1:05 PM EST Philippine dictator Ferdinand Marcos had military chiefs stage a “drag show” during his birthday party celebration in September 1973. This happened because his wife, Imelda Marcos, instructed them to do so.
The cable itself shows how disgusted US diplomat William Sullivan was with the celebration:
THIS WHOLE AFFAIR WAS A SACCHARINE SUFFUSION OF SYCOPHANCY WHICH REMINDED ME UNHAPPILY OF THE HEYDAYS OF SUKARNO AND SIHANOUK. ALTHOUGH IMELDA WAS RESPONSIBLE, THE PRESIDENT SEEMED TO ENJOY IT AND APPEARED UNAWARE OF THE NEGATIVE VIBRATIONS AMONG HIS COURTIERS, ESPECIALLY THE SENIOR MILITARY, UPON WHOM SO MUCH OF HIS FUTURE PROGRAMS WILL DEPEND. ONLY THE MARCOS CHILDREN, TO THEIR CREDIT, APPEARED EMBARRASSED BY THE DISPLAY. TO PROVIDE THE FULL TENOR OF THE EVENT, I AM SENDING BY SEPARATE AIRGRAM THE FULL TEXT OF THE PRGRAM NOTES WHICH ACCOMPANIED THE CONCERTO COMMISSIONED FOR THE OCCASION.
What may be even more remarkable is that two days before his birthday he ordered 1500 local police units to consolidate and form one national police force. Unlike the “drag show,” Sullivan fully supported this move, as indicated by a cable sent out the same day as the one on the “drag show.”
1:00 PM EST The Hindu continues its coverage of the released diplomatic records by highlighting how the US Atomic Energy Commission knew India would be conducting its first nuclear test in 1974.
12:45 PM EST Guatemalan military requested C-47 aircrafts for “economic life and development of the country.” (Plaza Publica)
12:35 PM EST Philip Dorling for The Australian has published a story: “Prime Minister Gough Whitlam’s ‘impulsive’ style and foreign policy ‘hobby horses’ caused the United States diplomatic concern,” but never were US bases in Australia at risk.
12:30 PM EST Publica in Brazil reports on an October 1973 cable showing a Government Accountability Office (GAO) team was headed to Brazil to do an audit of Drug Enforcement Agency (DEA) operations in the country. US ambassador to Brazil, John Crimmins, sought advice on what records to provide to the team:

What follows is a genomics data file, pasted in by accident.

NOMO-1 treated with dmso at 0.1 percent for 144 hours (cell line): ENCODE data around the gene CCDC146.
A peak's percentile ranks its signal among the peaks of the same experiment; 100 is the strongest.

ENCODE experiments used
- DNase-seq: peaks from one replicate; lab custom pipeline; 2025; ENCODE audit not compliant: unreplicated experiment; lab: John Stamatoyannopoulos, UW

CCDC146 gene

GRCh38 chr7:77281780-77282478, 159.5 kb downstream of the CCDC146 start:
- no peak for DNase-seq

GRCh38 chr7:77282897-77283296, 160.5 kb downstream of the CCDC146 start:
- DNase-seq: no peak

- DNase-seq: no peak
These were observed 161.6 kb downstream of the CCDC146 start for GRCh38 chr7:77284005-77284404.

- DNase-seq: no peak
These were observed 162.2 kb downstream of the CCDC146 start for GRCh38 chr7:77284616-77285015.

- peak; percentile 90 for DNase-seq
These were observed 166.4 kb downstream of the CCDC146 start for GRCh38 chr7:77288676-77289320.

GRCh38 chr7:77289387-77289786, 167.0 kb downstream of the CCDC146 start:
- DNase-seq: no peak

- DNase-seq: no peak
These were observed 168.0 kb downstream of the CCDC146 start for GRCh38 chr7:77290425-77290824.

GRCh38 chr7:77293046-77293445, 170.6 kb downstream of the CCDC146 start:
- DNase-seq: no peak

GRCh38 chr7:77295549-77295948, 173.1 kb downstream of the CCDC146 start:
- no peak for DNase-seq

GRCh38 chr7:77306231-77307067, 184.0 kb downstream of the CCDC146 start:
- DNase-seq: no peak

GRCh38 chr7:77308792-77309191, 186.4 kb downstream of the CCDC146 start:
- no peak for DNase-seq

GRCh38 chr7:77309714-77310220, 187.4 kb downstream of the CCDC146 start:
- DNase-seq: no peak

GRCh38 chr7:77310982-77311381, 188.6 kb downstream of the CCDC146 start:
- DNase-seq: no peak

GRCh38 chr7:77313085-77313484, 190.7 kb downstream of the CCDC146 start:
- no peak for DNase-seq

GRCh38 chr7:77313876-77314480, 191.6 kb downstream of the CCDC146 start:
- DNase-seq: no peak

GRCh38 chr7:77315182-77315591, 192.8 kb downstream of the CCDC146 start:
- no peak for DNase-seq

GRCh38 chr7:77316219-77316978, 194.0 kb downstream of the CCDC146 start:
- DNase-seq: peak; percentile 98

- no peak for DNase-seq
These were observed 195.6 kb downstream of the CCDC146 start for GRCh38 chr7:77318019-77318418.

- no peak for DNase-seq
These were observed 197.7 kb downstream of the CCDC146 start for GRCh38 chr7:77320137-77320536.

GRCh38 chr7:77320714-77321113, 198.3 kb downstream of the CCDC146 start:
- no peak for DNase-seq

…IN PARTICULAR WE REQUEST GUIDANCE ON RELEASING DOCUMENTS WHICH DEAL WITH THE FOLLOWING SUBJECTS:
(A) THE NARCOTICS ACTION PLANS, ESPECIALLY IN VIEW OF THE FACT THAT NOT ALL STRATEGY SUGGESTED IN THEM WAS APPROVED BY THE INTERAGENCY COMMITTEE IN WASHINGTON.
(B) TORTURE AND ABUSE DURING THE INTERROGATION OF PRISONERS.
(C) THE DEPARTMENT MF FEDERAL POLICE INTELLIGENCE CENTER.
(D) INFORMANT FILES, INCLUDING RECORDS OF PAYMENTS TO INFORMANTS.
(E) CONFIDENTIAL OPERATIONAL AND INTELLIGENCE CABLES.
(F) UNDERCOVER OPERATIONS, INCLUDING THE TRANSFER OF TOSCANINO FROM URUGUAY TO BRAZIL.
(G) BRAZILIAN CUSTOMS AND DEPARTMENT OF FEDERAL POLICE PLANNING PAPERS.
Toscanino is Francisco Toscanino, who was tortured in Brazil and extradited to the US for “conspiracy to traffic in drugs.”
To add context, Publica mentioned details from this court document describing the torture he experienced for over seventeen days. When Toscanino tried to admit evidence of abuse during his trial, it was deemed irrelevant.